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Albany County, NY

The plaintiff contended that the defendant hospital and its staff negligently failed to conduct appropriate and timely testing to locate the source of bleeding noted in the child’s cerebrospinal fluid (CSF), and thereby, negligently failed to determine that an AVM was present in the lower spine. The plaintiff maintained that the AVM was surgically obliterated only after a devastating hemorrhage had occurred several days after blood was first noted in the CSF at two different levels of the central nervous system (CNS). The plaintiff contended that surgery, prior to the hemorrhage, would very likely have been successful and the ultimate permanent neurological compromise avoided.

The evidence disclosed that the parents brought the child to the defendant’s Emergency Department early Monday morning, on September 24, ________ and provided a history that she had been seen two days earlier at a different local E.R., was not taking much by mouth, was irritable, was sleeping more than usual, and had a fever at home of 100º. The plaintiff pointed out that throughout that first day, during which she was only in the Emergency Department, she was noted to be moving all four extremities spontaneously and had good tone and strength.

A spinal tap was ordered. but first, a CT of the brain was ordered to make sure no space occupying lesion was present which might cause herniation of the brain when the tap was done. An Emergency Department Attending took charge of the infant plaintiff’s care after she came on duty at about 4 :00 p.m. The CT was done by 5:40 p.m.. and the E.D. attending, an E.D. resident and the attending pediatric infectious disease specialist reviewed the CT study together. The CT showed blood in the CSF in one ventricle in the brain. but no sign or source of bleeding in the tissues of the brain itself.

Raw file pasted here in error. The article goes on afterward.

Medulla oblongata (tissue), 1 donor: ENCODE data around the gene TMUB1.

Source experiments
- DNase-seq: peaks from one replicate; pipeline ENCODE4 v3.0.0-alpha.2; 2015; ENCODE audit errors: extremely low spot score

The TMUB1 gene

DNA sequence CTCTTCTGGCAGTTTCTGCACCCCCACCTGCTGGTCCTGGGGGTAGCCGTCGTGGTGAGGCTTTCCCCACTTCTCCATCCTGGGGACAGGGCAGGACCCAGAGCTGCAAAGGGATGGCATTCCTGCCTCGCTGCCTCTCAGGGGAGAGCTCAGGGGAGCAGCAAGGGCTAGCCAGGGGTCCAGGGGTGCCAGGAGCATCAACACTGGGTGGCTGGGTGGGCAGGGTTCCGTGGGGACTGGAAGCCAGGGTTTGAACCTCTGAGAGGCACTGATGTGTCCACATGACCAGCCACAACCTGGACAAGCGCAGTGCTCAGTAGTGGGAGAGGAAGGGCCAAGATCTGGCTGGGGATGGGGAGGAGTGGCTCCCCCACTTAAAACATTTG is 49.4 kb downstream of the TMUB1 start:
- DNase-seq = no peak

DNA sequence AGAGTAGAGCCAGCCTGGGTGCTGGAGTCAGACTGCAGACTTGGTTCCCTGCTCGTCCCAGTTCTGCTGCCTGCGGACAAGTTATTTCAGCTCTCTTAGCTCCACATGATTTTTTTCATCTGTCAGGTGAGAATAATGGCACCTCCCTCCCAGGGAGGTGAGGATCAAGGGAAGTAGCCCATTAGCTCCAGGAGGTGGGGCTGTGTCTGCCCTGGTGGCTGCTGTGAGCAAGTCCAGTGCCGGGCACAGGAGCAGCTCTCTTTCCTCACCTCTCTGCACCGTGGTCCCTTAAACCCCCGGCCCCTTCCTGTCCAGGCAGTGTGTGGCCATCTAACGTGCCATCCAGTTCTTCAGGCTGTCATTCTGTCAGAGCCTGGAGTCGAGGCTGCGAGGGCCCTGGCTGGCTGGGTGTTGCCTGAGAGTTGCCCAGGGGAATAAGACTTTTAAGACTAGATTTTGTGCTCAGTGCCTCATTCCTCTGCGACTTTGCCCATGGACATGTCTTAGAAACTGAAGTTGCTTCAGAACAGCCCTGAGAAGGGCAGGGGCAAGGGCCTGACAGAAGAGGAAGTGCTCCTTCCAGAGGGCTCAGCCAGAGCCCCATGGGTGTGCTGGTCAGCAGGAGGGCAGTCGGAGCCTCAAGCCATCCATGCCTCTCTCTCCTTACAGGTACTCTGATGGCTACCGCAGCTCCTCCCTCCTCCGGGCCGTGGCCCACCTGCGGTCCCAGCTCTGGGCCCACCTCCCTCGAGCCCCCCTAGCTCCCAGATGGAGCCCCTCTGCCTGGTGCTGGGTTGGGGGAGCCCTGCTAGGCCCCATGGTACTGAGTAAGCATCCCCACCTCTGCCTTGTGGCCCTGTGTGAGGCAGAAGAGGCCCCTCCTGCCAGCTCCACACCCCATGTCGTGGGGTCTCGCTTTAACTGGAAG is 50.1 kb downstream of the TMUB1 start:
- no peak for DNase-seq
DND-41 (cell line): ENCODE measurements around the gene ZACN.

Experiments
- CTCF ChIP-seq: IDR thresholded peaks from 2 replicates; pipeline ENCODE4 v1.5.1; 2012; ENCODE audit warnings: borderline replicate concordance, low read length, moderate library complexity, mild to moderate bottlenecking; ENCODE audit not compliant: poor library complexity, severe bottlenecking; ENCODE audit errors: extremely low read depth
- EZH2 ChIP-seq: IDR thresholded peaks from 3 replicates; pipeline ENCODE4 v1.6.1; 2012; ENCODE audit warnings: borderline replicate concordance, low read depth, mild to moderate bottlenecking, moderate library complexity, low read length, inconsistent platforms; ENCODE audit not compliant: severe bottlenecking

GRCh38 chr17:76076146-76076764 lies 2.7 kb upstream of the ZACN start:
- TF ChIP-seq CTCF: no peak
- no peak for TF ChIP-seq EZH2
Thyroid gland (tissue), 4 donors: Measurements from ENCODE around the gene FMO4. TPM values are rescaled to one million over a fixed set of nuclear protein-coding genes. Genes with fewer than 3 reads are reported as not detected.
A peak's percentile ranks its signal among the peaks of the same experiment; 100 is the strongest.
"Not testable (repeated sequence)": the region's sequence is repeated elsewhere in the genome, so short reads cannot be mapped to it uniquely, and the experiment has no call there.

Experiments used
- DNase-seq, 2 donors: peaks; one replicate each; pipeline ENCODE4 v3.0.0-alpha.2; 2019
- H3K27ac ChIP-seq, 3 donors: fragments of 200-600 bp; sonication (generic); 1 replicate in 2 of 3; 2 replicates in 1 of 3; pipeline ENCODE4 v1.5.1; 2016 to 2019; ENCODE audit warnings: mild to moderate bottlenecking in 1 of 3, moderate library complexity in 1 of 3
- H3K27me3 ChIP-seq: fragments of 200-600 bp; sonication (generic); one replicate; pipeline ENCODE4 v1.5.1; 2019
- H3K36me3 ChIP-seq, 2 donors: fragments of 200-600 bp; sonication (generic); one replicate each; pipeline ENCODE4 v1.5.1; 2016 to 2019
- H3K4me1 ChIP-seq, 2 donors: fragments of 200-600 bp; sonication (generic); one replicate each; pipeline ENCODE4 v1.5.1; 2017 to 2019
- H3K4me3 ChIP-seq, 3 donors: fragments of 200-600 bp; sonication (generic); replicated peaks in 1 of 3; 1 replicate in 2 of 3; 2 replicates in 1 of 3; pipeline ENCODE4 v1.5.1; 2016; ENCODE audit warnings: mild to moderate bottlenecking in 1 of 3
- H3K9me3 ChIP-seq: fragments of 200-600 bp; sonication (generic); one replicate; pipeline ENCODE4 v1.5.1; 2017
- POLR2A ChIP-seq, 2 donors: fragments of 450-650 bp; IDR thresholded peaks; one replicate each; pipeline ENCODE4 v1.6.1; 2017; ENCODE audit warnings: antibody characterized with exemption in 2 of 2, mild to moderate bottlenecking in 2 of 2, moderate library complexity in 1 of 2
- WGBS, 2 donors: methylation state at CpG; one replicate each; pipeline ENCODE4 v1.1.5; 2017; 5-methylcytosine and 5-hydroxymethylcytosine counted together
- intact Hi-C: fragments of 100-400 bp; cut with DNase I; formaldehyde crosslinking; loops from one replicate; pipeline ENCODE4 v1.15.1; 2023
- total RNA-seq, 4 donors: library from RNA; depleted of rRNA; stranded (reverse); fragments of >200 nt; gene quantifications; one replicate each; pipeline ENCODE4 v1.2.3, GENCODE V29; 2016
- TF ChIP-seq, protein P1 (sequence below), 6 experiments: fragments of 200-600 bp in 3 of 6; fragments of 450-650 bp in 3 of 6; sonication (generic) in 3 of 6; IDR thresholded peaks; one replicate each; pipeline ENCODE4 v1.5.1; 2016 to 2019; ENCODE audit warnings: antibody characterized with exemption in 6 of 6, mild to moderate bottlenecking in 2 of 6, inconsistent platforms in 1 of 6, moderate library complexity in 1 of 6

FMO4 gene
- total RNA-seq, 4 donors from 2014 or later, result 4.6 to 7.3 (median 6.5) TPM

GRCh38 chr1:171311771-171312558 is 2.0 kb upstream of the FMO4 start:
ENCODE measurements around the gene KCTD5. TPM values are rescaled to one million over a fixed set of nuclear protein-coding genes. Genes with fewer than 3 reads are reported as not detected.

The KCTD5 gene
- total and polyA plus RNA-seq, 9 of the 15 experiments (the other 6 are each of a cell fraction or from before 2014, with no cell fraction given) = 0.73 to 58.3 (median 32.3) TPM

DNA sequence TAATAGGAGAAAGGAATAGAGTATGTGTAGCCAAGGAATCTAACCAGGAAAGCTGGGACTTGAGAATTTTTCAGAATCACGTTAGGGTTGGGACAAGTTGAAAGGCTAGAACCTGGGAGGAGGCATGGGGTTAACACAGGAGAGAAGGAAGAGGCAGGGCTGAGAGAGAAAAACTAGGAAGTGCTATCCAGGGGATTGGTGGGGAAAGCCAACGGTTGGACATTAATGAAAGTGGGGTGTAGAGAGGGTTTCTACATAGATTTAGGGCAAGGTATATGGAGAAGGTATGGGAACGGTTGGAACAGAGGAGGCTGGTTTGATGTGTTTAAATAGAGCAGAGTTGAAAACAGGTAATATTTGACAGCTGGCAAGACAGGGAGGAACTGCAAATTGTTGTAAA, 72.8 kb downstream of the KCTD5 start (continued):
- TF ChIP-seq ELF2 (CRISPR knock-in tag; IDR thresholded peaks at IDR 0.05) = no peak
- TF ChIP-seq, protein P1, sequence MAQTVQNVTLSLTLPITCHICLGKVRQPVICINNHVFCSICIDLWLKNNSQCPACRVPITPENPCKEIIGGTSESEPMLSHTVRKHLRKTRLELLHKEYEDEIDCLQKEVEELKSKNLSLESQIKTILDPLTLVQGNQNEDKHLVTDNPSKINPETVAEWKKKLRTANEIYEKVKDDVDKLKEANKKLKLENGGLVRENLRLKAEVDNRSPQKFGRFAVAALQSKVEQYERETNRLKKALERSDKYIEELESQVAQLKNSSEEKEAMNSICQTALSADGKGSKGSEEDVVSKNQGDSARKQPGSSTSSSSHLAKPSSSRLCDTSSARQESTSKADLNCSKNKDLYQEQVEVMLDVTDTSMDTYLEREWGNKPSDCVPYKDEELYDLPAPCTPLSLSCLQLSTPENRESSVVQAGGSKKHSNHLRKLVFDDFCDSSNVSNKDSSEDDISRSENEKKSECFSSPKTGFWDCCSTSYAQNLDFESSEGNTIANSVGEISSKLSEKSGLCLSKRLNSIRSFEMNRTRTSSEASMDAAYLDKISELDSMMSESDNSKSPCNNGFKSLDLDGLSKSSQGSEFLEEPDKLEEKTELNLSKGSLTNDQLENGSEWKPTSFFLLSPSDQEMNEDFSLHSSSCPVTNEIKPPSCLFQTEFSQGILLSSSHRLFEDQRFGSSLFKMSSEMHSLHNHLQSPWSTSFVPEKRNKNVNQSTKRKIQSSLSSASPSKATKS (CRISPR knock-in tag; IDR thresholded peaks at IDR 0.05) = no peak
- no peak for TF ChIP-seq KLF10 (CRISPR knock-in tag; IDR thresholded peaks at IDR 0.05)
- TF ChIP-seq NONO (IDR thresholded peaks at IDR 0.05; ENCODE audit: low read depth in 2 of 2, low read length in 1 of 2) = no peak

After the E.D. resident failed twice, in attempts to perform the lumbar puncture, the E.D attending physician did the spinal tap. The plaintiff established that the four tubes of CSF withdrawn from the spine consisted almost entirely of blood. The plaintiff maintained that since the Cerebral Nervous System (CNS) is a closed system, consisting of the brain and the spinal cord, it was clear that since blood had been found in the CSF at two levels the source of the bleeding had to be either in the brain or the spinal cord. The attending infectious disease physician wrote in an emphatically emphasized note at approximately 7:00 p.m., shortly after the lumbar puncture was completed, the critical importance of the findings from both, the CT scan and the lumbar puncture, and that those findings had dramatically changed the picture as to what the child s problems were, essentially ruling out encephalitis or meningitis.

The physician stated that the problem was almost certainly bleeding in the central nervous system, that an MRI was needed; that the child was presenting urgent signs and symptoms, specifically the blood in her ventricle and spine and pain on leg raising, a sign of possible spinal cord irritation. The physician’s note also reflected that urgent steps were required to relieve the increased intracranial pressure caused by the blood in the CSF, and to find the source of the bleeding. A resident-neurosurgeon saw the child in the E.R. and wrote out and faxed a requisition for a stat MRl/MRA (Magnetic Resonance Imaging/Magnetic Resonance Angiogram) of the brain and the vessels supplying it from the neck up, to try and determine the etiology of the bleeding in the central nervous system. The neurosurgeon performed a ventriculostomy in the E.R. before 11 p.m ., inserting a tube into the ventricle to allow drainage of CSF.